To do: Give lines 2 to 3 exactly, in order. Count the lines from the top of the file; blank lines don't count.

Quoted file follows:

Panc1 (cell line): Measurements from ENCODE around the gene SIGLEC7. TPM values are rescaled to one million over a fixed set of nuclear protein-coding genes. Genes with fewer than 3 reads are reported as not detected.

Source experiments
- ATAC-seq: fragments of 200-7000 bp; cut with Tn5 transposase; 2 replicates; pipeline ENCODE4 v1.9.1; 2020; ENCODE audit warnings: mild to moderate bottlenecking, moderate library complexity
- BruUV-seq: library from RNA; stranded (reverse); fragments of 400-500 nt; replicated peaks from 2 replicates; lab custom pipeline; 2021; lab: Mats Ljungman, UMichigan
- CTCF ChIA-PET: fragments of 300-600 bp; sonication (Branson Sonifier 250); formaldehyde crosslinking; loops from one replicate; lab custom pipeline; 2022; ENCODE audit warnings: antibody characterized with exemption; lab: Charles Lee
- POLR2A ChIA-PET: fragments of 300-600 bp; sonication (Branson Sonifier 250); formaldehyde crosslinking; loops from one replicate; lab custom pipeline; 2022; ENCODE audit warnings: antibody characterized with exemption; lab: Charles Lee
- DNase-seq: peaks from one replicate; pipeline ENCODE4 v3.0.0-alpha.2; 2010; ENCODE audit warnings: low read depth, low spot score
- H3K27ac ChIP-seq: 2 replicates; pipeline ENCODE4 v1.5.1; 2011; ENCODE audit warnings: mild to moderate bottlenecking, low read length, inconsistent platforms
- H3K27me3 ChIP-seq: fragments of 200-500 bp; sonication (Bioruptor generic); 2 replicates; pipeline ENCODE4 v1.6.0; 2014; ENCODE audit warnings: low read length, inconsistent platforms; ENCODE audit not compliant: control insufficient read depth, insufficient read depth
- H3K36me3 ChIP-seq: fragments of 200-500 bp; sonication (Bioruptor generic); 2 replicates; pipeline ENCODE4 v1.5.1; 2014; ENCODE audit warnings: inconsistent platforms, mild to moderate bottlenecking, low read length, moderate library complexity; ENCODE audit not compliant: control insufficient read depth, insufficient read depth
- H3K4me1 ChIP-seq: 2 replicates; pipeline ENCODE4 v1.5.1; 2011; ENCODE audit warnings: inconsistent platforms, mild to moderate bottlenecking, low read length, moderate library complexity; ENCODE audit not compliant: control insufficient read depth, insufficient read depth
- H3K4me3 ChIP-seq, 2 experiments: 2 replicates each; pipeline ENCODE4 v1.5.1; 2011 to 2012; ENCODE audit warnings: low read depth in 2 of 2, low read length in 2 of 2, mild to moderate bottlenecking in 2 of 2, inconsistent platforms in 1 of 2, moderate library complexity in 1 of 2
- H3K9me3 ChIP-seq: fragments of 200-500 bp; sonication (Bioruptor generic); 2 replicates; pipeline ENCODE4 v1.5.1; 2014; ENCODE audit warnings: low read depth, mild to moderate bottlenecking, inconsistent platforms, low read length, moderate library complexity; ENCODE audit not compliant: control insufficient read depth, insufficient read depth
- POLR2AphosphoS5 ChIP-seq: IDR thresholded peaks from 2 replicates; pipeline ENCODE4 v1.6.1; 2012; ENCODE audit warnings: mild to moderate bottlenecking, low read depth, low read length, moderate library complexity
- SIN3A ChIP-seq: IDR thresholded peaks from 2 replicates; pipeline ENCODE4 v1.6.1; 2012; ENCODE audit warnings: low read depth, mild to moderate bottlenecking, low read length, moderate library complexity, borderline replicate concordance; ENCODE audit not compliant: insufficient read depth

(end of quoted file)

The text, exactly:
Source experiments
- ATAC-seq: fragments of 200-7000 bp; cut with Tn5 transposase; 2 replicates; pipeline ENCODE4 v1.9.1; 2020; ENCODE audit warnings: mild to moderate bottlenecking, moderate library complexity